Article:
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In one case, it was found that residents of Puerto Rico were not entitled to the full rights of U.S. citizens in part because the Territories’ citizens are “alien races, differing from us in religion, customs, laws, methods of taxation, and ways of thinking.” “.

Puerto Rico residents continue to struggle to receive equal federal benefits. In one case earlier this year, Jose Luis Vaello-Madero sued the government for having his state disability pension taken away when he moved to Puerto Rico from New York. The Supreme Court ruled strongly against him 8-1, but Conservative Justice Neil Gorsuch hinted there might be a way to overrule the island cases in the future.

“The island cases have no basis in the Constitution and are instead based on racial stereotypes. They don’t deserve a place in our law,” he wrote in a unanimous statement.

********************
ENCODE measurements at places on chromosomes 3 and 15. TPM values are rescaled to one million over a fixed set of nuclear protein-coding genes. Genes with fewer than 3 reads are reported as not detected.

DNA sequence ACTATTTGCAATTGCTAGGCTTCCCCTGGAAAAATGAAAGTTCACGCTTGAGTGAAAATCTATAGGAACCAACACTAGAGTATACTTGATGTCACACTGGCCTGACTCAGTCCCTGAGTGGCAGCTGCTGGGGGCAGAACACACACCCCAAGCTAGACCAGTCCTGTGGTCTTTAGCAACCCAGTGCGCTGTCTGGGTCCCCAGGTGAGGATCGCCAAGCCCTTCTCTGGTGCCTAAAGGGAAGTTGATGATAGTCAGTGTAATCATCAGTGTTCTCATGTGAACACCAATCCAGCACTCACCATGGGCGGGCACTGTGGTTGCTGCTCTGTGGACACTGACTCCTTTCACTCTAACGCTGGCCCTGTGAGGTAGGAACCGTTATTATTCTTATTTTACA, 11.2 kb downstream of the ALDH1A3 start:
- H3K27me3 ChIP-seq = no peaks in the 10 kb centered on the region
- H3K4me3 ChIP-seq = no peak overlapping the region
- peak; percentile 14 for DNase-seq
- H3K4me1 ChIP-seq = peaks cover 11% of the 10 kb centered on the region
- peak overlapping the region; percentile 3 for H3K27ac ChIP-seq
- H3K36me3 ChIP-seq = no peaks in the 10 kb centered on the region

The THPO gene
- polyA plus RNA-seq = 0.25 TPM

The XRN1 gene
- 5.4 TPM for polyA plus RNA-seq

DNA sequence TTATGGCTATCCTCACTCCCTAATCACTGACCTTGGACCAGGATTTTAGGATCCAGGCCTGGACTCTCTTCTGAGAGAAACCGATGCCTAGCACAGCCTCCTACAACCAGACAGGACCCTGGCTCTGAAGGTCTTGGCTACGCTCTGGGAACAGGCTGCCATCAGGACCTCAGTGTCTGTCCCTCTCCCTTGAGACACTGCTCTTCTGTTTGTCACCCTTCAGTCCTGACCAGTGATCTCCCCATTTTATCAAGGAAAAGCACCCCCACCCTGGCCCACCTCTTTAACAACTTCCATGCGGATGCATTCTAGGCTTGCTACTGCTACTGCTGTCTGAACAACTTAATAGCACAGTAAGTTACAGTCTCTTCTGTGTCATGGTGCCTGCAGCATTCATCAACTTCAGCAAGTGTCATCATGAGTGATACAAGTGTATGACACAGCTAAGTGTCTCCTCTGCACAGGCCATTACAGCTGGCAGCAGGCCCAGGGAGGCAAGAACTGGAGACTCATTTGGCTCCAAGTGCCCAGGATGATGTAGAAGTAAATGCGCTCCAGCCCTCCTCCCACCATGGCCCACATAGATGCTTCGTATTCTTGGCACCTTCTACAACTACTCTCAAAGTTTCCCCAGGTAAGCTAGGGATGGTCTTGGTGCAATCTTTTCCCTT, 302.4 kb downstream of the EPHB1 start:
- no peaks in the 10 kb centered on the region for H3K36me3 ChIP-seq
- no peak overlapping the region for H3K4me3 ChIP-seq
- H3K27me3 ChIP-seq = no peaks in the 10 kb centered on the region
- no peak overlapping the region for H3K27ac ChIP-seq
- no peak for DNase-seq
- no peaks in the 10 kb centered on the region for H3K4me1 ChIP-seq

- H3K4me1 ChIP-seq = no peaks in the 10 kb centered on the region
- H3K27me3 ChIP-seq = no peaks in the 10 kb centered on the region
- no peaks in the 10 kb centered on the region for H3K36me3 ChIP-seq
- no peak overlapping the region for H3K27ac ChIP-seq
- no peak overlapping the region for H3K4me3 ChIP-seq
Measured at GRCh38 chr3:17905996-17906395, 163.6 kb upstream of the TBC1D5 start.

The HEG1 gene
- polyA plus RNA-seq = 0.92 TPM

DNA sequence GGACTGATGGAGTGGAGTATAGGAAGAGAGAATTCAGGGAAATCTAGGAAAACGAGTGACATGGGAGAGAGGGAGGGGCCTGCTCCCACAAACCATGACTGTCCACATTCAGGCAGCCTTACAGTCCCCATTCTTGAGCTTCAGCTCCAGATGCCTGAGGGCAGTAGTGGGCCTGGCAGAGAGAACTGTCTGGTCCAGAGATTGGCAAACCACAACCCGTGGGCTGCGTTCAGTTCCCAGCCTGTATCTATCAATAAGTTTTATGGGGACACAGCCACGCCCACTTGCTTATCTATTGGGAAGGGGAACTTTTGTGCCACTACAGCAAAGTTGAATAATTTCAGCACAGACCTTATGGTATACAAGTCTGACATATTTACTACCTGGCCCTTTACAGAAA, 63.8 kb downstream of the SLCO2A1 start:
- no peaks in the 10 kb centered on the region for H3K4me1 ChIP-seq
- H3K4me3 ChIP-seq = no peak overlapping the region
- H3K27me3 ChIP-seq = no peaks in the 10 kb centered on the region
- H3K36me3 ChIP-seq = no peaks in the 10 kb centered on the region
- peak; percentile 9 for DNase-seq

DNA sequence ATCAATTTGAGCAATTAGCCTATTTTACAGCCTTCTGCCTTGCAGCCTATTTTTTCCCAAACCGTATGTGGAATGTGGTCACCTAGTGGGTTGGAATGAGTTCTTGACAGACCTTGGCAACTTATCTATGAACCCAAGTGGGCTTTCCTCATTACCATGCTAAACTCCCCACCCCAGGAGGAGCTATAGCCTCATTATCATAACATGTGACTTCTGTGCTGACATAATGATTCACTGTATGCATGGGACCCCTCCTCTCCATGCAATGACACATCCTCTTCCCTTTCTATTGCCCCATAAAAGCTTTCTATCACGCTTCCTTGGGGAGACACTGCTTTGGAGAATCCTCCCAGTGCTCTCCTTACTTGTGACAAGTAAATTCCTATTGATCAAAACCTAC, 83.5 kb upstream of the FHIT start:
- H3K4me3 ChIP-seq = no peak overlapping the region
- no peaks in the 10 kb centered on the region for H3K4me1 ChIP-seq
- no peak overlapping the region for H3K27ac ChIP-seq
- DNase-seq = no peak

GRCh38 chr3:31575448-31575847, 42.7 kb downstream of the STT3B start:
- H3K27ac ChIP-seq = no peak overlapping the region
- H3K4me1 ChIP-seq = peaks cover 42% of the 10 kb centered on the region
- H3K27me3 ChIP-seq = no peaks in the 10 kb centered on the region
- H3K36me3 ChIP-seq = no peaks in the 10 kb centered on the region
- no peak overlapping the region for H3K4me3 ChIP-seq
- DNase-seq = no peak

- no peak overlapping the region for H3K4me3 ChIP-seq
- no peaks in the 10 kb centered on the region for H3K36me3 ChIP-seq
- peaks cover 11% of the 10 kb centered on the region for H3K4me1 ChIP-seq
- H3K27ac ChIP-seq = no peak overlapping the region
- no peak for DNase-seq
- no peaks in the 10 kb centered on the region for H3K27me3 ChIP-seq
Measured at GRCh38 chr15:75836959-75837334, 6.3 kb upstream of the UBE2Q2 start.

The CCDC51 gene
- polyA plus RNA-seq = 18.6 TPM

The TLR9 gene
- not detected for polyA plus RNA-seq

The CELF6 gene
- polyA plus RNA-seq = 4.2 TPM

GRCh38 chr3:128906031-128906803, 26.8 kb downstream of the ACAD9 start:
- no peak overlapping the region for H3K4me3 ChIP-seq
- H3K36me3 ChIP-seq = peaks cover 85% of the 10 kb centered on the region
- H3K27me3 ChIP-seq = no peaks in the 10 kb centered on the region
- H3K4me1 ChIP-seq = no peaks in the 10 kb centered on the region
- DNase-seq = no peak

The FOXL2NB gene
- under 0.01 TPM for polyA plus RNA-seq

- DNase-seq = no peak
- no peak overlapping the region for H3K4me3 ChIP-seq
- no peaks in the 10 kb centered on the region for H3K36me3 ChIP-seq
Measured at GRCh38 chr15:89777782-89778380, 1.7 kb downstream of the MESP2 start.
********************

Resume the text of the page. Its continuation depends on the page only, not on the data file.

DDemocratic lawmakers have introduced legislation since 2014 to close the prescription drug subsidy gap in Puerto Rico. The latest release is led by Sen. Bob Menendez (DN.J.).

The added benefits could make a world of difference for the qualified individuals. The grants help older adults pay monthly premiums, meet their annual deductibles, and pay their expenses when picking up medication from the pharmacy counter.

The Social Security Administration estimates that the additional benefits are worth about $5,100 a year. This is not a definitive number for every patient, as some people with higher incomes can receive partial help. That year, patients receiving full subsidies paid no more than $3.95 for a generic drug or $8.85 for any brand-name drug.

Currently, adults in Puerto Rico who are 65 or older and earn less than 85% of the federal poverty line receive some subsidies to help cover prescription drug costs, but this is not at the level state residents receive, said Roberto Pando Cintron. President of the Medicaid and Medicare Advantage Products Association of Puerto Rico. About 120,000 and 150,000 low-income beneficiaries in Puerto Rico who are not receiving aid now could benefit if territory residents received equal subsidies, he said.